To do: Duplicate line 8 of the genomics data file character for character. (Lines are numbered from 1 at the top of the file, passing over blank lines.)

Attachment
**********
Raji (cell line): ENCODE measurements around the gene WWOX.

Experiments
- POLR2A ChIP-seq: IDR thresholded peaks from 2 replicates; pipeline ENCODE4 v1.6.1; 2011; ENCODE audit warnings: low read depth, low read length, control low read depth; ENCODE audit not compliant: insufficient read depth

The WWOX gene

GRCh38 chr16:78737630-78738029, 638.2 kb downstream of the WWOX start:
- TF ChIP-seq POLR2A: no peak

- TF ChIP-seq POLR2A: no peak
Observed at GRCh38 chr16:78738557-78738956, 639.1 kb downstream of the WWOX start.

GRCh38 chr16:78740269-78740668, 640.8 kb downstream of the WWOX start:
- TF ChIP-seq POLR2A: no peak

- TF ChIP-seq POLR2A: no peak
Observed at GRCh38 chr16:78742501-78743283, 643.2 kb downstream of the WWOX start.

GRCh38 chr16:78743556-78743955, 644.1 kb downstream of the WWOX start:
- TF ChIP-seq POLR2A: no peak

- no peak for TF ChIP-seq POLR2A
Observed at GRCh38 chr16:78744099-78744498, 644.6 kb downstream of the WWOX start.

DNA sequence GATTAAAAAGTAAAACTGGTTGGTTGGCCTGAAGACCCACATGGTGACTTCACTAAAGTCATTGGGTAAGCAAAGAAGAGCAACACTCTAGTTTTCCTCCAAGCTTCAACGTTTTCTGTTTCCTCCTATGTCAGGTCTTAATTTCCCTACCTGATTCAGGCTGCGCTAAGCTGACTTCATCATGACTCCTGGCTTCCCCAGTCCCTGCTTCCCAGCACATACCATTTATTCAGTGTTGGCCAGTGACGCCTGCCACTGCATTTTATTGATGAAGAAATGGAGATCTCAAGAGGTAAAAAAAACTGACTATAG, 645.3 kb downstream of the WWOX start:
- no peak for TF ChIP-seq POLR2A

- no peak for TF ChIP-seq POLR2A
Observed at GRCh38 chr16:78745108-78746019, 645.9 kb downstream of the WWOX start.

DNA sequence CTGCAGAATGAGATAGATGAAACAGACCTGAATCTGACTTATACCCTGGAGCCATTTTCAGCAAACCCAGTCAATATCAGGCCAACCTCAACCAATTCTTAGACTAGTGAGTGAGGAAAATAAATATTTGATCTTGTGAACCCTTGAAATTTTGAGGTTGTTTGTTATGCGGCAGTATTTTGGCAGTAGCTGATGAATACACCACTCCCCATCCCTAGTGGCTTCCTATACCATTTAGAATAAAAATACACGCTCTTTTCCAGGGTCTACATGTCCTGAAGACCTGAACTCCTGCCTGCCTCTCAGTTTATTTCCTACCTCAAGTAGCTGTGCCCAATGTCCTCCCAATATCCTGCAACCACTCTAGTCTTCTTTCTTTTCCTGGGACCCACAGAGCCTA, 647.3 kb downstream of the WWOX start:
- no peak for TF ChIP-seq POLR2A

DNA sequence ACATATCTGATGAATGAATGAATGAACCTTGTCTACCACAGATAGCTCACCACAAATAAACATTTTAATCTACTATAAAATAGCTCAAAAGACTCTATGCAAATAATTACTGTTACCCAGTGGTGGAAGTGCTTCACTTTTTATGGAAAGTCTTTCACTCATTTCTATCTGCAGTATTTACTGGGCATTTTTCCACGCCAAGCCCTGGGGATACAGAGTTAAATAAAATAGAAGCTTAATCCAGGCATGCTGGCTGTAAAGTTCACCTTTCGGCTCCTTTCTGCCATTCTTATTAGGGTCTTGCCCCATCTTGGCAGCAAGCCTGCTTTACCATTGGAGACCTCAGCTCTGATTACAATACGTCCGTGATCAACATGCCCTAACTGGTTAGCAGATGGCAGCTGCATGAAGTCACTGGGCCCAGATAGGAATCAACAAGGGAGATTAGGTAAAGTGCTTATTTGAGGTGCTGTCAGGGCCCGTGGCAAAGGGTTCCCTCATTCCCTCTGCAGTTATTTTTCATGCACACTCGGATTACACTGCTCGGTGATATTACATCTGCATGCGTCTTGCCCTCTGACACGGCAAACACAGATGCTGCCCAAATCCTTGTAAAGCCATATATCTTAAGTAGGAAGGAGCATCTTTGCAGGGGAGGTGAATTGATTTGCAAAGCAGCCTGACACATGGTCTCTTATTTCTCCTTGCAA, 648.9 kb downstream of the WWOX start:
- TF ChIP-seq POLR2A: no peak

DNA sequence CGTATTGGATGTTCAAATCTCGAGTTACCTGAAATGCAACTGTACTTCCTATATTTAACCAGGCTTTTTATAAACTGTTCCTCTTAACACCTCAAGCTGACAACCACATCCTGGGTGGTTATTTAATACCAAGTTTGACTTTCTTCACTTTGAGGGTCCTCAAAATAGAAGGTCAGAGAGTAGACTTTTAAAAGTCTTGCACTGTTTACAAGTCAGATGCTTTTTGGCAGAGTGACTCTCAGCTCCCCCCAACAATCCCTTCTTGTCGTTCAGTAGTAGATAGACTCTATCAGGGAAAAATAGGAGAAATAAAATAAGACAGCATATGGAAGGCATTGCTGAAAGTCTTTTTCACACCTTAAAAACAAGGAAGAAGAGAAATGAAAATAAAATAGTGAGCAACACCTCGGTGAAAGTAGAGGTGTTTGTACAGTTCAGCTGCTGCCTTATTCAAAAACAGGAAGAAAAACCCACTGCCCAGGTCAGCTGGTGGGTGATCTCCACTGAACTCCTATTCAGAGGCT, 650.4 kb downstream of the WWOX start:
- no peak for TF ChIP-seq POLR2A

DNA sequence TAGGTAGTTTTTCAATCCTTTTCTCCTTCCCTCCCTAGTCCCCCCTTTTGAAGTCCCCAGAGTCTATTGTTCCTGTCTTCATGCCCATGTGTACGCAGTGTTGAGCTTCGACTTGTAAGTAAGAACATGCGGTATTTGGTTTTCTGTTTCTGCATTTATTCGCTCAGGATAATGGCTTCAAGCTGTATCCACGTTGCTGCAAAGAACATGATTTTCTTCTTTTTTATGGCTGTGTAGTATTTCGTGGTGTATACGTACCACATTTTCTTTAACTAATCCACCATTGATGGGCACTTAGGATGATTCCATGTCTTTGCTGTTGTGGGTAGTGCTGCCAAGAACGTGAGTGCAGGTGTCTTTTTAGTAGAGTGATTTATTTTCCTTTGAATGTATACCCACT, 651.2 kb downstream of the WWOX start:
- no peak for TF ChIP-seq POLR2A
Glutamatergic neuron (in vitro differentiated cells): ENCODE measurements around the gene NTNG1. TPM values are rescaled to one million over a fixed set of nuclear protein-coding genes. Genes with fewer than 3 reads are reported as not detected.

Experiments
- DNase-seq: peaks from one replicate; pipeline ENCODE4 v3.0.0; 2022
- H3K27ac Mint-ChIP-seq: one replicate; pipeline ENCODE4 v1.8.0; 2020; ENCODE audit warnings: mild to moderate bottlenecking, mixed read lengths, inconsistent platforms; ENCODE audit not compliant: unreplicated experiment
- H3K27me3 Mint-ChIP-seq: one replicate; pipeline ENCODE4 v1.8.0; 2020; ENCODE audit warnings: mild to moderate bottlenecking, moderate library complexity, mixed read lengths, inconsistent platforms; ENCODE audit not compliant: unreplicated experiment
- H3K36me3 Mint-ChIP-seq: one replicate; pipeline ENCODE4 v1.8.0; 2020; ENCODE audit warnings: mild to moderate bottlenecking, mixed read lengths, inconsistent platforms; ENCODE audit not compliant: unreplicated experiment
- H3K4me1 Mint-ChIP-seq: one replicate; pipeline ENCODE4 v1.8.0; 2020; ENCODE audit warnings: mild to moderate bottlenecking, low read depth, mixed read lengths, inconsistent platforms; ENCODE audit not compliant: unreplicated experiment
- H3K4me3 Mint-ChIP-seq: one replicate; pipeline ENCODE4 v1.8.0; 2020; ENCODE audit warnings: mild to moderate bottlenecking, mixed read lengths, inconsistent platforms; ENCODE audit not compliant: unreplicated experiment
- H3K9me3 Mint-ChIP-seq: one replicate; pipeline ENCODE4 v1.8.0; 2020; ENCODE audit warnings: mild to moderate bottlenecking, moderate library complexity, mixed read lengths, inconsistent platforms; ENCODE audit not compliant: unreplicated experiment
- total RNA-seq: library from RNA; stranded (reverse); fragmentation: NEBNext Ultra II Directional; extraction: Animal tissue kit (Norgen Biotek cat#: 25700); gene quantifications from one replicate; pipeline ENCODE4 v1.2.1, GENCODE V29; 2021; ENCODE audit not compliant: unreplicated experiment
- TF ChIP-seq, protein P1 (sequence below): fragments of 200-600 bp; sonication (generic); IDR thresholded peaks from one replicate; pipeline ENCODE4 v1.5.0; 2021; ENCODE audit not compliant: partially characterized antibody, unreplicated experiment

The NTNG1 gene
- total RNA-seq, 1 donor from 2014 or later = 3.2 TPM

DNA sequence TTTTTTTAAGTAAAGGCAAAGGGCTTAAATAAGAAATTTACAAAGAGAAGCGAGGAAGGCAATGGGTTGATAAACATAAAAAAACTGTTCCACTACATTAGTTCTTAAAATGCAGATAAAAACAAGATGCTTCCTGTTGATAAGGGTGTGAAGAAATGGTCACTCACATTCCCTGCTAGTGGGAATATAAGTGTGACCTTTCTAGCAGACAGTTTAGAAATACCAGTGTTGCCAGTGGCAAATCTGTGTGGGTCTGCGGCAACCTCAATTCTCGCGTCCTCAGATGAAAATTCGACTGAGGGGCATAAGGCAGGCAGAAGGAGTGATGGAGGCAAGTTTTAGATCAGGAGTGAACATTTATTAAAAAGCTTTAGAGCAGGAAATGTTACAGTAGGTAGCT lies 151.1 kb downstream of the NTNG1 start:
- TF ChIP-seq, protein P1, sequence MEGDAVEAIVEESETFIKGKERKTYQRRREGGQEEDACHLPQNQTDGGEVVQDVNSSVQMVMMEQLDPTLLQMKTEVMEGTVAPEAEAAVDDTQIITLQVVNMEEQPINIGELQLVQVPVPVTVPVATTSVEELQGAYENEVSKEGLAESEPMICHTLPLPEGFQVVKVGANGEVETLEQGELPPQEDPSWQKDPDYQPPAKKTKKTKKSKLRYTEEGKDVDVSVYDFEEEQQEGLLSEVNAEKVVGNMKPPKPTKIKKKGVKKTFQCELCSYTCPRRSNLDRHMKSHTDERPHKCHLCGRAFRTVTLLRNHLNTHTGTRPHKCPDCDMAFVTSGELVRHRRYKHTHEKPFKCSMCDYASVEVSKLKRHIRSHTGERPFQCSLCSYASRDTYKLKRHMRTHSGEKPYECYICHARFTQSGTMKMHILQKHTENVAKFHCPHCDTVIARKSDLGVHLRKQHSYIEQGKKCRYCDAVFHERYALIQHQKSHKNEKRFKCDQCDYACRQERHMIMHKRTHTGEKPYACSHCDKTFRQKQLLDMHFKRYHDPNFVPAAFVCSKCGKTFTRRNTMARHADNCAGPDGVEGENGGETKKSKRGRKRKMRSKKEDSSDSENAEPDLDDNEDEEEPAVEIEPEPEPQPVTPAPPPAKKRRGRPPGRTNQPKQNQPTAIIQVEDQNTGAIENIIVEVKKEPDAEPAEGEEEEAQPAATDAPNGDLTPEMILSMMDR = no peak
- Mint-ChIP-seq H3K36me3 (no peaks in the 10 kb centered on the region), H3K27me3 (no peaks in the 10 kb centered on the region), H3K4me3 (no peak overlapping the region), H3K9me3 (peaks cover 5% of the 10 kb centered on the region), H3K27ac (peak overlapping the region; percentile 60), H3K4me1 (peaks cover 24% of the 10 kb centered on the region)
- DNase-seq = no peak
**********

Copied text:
Observed at GRCh38 chr16:78738557-78738956, 639.1 kb downstream of the WWOX start.